Simply stated, the COVID-19 emergency has imperiled an entire generation of the nation’s most innovative and promising young companies – and, in turn, the demise of thousands of these companies imperils the post-COVID economic recovery.


The New Business Preservation Actintroduced in the Senate on March 18 by Sens. Amy KlobucharAmy KlobucharStart focusing on veterans' health before they enlist Durbin says he will run for No. 2 spot if Dems win Senate majority Democrats seem unlikely to move against Feinstein MORE (D-Minn.), Chris CoonsChristopher (Chris) Andrew CoonsBipartisan group of senators call on Trump to sanction Russia over Navalny poisoning Schumer says he had 'serious talk' with Feinstein, declines to comment on Judiciary role Durbin says he will run for No. 2 spot if Dems win Senate majority MORE (D-Del.), Tim KaineTimothy (Tim) Michael KaineDemocrats have no case against Amy Coney Barrett — but that won't stop them Pence-Harris debate draws more than 50M viewers, up 26 percent from 2016 Five takeaways from the vice presidential debate MORE (D-Va.), and Angus KingAngus KingCollins says running as Independent 'crossed my mind' Susan Collins and the American legacy Coordinated federal leadership is needed for recovery of US travel and tourism MORE (I-Maine), and in the House on March 26 by Reps. Dean PhillipsDean PhillipsPelosi and Trump go a full year without speaking Chamber-backed Democrats embrace endorsements in final stretch Trump orders aides to halt talks on COVID-19 relief MORE (D-Minn.), Terri SewellTerrycina (Terri) Andrea SewellCentury of the Woman: The State of Women and Voting Rights Female lawmakers, officials call for more women at all levels of government to improve equity The Hill's 12:30 Report - Sponsored by The Air Line Pilots Association - Country reacts to debate night of mudslinging MORE (D-Ala.), Ro Khanna (D-Calif.), and Tim RyanTimothy (Tim) RyanNow's the time to make 'Social Emotional Learning' a national priority Mourners gather outside Supreme Court after passing of Ruth Bader Ginsburg Lincoln Project hits Trump for criticizing Goodyear, 'an American company' MORE (D-Ohio) – would address this threat to the nation’s startups and economic resilience.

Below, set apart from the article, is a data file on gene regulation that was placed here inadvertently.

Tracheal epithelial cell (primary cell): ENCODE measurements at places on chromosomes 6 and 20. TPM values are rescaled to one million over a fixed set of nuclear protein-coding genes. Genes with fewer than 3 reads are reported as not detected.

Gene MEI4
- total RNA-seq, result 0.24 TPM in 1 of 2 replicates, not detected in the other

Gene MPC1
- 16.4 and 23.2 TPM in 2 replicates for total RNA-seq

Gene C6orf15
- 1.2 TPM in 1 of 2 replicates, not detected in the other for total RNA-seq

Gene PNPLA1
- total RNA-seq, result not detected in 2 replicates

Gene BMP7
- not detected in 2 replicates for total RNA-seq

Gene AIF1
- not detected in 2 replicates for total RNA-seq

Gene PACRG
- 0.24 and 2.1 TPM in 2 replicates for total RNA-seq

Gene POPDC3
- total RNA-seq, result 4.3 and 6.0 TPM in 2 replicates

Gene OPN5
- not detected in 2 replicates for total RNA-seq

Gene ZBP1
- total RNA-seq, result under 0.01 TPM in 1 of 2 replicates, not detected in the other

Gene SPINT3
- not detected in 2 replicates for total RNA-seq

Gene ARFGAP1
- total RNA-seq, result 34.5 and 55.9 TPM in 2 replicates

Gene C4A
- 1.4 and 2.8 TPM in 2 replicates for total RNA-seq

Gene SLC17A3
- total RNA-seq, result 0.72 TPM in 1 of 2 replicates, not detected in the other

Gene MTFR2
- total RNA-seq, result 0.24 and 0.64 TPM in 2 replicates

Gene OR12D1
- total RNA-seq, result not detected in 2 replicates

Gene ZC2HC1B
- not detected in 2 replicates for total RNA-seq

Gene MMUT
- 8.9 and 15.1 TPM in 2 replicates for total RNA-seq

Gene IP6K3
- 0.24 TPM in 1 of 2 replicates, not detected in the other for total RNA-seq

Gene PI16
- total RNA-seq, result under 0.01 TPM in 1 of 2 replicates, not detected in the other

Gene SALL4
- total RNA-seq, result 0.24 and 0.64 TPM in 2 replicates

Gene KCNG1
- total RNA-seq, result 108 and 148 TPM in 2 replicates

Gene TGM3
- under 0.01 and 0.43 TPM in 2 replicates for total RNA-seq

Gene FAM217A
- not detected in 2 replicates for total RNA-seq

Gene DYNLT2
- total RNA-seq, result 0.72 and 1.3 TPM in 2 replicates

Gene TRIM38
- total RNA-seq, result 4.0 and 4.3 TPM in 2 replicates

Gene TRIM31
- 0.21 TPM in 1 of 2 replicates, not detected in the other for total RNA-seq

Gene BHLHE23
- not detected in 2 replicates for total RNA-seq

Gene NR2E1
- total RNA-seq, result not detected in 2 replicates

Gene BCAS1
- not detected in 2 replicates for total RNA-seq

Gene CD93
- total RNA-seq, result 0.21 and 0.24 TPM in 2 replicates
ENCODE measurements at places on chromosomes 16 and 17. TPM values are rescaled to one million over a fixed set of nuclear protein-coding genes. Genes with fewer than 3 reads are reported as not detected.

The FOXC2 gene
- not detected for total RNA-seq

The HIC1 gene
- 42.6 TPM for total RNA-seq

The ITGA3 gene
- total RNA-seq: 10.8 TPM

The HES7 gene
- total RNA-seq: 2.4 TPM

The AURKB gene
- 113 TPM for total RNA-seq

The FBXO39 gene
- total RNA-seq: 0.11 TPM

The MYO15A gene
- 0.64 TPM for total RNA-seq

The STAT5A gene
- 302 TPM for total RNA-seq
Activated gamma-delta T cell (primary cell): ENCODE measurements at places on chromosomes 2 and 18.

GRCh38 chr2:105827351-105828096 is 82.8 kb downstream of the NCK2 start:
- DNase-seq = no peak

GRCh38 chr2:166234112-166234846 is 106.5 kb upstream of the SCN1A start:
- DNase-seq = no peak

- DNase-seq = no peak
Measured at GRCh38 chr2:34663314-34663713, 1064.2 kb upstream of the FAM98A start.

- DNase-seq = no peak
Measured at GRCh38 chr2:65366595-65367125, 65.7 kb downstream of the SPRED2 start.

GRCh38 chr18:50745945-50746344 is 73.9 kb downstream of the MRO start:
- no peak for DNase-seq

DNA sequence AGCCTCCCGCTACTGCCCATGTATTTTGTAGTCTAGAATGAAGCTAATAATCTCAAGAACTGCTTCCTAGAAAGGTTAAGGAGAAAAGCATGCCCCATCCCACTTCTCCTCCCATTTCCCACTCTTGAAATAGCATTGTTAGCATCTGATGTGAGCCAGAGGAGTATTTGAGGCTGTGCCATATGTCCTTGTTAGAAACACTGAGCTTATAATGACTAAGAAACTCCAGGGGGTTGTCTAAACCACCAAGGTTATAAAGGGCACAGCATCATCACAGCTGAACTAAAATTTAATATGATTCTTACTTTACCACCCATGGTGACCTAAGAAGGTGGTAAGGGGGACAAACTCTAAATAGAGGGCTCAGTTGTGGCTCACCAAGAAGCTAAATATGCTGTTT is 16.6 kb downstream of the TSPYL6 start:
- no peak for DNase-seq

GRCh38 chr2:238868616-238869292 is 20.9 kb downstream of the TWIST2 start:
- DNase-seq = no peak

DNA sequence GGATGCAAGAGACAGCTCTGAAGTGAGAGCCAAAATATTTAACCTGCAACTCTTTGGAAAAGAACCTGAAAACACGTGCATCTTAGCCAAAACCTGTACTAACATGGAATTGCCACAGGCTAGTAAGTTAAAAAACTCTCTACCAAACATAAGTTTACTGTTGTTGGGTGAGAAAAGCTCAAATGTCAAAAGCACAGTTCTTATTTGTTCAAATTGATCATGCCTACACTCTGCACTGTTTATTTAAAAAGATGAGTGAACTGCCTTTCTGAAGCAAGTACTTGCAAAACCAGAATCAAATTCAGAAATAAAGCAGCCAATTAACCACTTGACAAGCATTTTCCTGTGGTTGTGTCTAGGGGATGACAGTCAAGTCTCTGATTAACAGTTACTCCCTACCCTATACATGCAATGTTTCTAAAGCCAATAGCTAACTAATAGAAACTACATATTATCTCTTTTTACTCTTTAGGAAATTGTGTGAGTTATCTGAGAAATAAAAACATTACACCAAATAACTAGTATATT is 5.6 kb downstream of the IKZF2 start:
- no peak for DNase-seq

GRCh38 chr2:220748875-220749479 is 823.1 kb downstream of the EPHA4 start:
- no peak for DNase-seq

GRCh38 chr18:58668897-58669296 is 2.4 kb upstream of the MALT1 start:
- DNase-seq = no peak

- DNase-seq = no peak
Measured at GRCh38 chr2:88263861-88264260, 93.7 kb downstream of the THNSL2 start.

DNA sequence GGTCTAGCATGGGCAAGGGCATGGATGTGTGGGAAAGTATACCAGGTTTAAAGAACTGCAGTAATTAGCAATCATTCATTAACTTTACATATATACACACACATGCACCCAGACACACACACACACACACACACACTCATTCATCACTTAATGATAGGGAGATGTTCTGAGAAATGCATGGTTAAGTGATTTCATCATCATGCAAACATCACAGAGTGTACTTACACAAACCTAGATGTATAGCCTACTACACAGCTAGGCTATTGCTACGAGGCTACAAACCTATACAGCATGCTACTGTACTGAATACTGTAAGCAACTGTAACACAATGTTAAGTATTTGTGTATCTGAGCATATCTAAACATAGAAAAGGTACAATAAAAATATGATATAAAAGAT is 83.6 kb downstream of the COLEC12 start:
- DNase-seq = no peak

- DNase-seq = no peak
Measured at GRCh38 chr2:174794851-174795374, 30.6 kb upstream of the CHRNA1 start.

The legislation would incentivize continued venture capital investment in America’s most innovative and promising young companies by establishing a program, administered by the Treasury Department, which would allocate $2 billion in federal dollars to the states on a straightforward population basis to attract private venture capital by offering a 1-to-1 match of federal dollars with venture capital investment in promising startups, particularly in states outside the major venture capital centers.

The legislation is modeled on Israel’s “Yozma” program of the late-1990s, which successfully incentivized U.S. venture capital firms to invest in promising Israeli startups, and builds on recent successful federal-state partnerships to support small businesses, such as the State Small Business Credit Initiative (SSBCI).

Importantly, the legislation is carefully structured so that the federal government will not “pick winners and losers,” but rather will rely on private entities to source and manage investments in promising early-stage companies in every state. All investment decisions will be based entirely on private investor determination of the economic prospects of the new companies receiving equity capital.

New innovations and technologies, coupled with the survival of America’s most innovative and fastest growing new businesses, are essential for a strong economic recovery following the COVID-19 emergency. To ensure America’s comeback and longer-term prosperity, Congress should swiftly pass the Endless Frontier Act and the New Business Preservation Act.

John Dearie is the President of the Center for American Entrepreneurship and Rustin Finkler is Communications and Research Manager at Village Capital, the largest supporter of seed-stage, impact-driven startups in the world. The views and opinions expressed in this article are those of the author and do not necessarily reflect the official position of Village Capital.